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Cookies may make a comeback on federal Web sites

Is the lid coming off the federal Web cookie jar? A senior Defense Department official has suggested that a decade-old ban on cookies on federal Web sites might be lifted.

David Wennergren, deputy chief information officer at DOD, told Nextgov in an interview that Web managers may be allowed to put cookies on their Web sites if visitors give their consent. The cookies collect personal information from visitors so they can tailor content to the visitor.

"People have strong feelings about the right to privacy, so we're going to have to navigate," Wennergren told Nextgov. "It might be one of these things where we have to [offer an] 'opt-in,'" allowing visitors a choice of whether to consent to their usage being tracked, he said.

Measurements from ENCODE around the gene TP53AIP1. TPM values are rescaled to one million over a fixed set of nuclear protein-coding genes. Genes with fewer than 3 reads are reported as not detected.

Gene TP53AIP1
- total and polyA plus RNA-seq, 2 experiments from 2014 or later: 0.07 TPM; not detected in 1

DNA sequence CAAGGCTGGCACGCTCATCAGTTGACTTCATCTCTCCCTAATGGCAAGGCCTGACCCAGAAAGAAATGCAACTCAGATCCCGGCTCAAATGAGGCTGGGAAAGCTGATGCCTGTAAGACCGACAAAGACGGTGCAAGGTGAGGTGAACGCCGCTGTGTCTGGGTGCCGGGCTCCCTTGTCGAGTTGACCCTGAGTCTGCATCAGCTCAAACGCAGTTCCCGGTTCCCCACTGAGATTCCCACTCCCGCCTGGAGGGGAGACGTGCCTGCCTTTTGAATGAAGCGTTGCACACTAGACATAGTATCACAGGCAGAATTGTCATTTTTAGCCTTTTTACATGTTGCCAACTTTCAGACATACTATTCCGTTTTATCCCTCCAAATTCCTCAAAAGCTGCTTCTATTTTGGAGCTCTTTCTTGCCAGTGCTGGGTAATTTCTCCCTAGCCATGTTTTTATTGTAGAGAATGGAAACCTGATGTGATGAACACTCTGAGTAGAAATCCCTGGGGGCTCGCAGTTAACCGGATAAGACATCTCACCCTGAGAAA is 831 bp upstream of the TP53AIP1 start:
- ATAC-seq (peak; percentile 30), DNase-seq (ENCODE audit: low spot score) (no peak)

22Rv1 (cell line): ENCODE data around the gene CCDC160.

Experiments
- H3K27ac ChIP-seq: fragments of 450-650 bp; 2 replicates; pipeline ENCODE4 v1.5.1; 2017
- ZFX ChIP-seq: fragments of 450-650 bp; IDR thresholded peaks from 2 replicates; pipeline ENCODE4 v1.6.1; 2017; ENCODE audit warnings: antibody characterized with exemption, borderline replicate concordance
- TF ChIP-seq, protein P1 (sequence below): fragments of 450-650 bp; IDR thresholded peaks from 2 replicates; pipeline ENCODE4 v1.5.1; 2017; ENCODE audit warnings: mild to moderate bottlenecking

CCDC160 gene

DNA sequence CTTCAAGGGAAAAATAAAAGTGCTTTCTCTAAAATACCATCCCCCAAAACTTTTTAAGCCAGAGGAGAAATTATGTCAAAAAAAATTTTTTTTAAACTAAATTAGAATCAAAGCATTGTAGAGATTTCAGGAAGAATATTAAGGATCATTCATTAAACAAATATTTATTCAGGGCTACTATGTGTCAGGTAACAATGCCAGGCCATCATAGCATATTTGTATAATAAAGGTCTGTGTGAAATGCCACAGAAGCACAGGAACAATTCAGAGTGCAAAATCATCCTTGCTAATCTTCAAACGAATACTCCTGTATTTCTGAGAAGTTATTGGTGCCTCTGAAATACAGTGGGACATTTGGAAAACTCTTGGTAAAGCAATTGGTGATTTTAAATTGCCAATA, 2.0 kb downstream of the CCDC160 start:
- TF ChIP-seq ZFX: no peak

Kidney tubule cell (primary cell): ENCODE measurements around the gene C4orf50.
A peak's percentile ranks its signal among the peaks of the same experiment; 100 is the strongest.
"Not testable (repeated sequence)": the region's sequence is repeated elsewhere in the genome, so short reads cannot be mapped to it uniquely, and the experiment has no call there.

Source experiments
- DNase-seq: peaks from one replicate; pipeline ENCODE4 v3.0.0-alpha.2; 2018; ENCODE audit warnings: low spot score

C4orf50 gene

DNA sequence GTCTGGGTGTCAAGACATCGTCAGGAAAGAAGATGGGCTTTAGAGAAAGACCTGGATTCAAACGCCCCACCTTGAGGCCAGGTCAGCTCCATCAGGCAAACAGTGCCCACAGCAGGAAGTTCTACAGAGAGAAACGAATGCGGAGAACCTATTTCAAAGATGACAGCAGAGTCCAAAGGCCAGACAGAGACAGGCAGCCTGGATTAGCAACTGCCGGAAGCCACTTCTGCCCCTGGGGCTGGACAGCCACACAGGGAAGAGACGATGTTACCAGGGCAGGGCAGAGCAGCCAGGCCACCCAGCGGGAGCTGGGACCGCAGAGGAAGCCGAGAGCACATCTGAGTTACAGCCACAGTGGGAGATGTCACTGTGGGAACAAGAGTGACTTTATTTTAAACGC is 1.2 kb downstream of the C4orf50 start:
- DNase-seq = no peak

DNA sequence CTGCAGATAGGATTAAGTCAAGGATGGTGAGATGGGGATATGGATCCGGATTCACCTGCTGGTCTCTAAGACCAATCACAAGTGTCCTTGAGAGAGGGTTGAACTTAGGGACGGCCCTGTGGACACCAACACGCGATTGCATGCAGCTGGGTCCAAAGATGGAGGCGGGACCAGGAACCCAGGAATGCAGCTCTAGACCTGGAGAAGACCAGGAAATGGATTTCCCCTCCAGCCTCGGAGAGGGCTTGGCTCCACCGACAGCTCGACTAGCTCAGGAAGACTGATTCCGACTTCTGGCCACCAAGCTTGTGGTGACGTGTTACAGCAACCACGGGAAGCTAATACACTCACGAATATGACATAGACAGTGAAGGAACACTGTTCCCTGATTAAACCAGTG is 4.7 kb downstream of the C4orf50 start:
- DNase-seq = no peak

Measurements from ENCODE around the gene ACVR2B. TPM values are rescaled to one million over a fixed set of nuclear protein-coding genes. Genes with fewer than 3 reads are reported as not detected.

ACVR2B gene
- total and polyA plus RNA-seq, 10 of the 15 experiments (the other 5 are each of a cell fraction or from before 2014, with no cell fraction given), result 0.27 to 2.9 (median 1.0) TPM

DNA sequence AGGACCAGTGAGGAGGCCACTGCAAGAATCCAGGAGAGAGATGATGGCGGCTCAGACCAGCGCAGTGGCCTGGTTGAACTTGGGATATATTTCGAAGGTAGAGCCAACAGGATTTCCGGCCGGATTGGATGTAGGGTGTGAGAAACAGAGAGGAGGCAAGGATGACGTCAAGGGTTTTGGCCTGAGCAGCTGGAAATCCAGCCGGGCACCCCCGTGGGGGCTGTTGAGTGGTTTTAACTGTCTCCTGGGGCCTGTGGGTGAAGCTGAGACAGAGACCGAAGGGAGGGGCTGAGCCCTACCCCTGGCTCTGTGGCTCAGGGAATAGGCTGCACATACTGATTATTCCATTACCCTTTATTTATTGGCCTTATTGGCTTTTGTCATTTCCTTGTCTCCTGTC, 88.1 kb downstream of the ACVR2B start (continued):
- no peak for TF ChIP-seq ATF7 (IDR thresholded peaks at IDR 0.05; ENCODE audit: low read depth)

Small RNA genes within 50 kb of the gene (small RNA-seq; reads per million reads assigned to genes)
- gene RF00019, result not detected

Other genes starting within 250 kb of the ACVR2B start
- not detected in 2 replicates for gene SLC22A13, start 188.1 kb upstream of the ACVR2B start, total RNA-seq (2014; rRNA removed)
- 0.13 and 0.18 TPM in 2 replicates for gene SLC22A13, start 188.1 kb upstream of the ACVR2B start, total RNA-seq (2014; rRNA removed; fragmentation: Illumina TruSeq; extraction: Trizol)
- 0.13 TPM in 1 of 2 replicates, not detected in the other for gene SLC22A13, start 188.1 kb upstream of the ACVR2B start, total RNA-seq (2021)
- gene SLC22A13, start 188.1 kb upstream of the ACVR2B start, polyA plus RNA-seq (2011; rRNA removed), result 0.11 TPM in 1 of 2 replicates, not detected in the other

The federal cookie ban was put into place in 2000 to protect visitors’ privacy. Although cookies have become much more popular on the Web since that time, the federal prohibition remains controversial. Some favor using cookies on federal sites to foster more interactive Web experiences, while others continue to oppose cookies because of the possibility of privacy loss.

The Office of Management and Budget last year began revisiting the cookie policy, and public comments were collected.


Posted by Alice Lipowicz on Jun 18, 2010 at 7:25 PM

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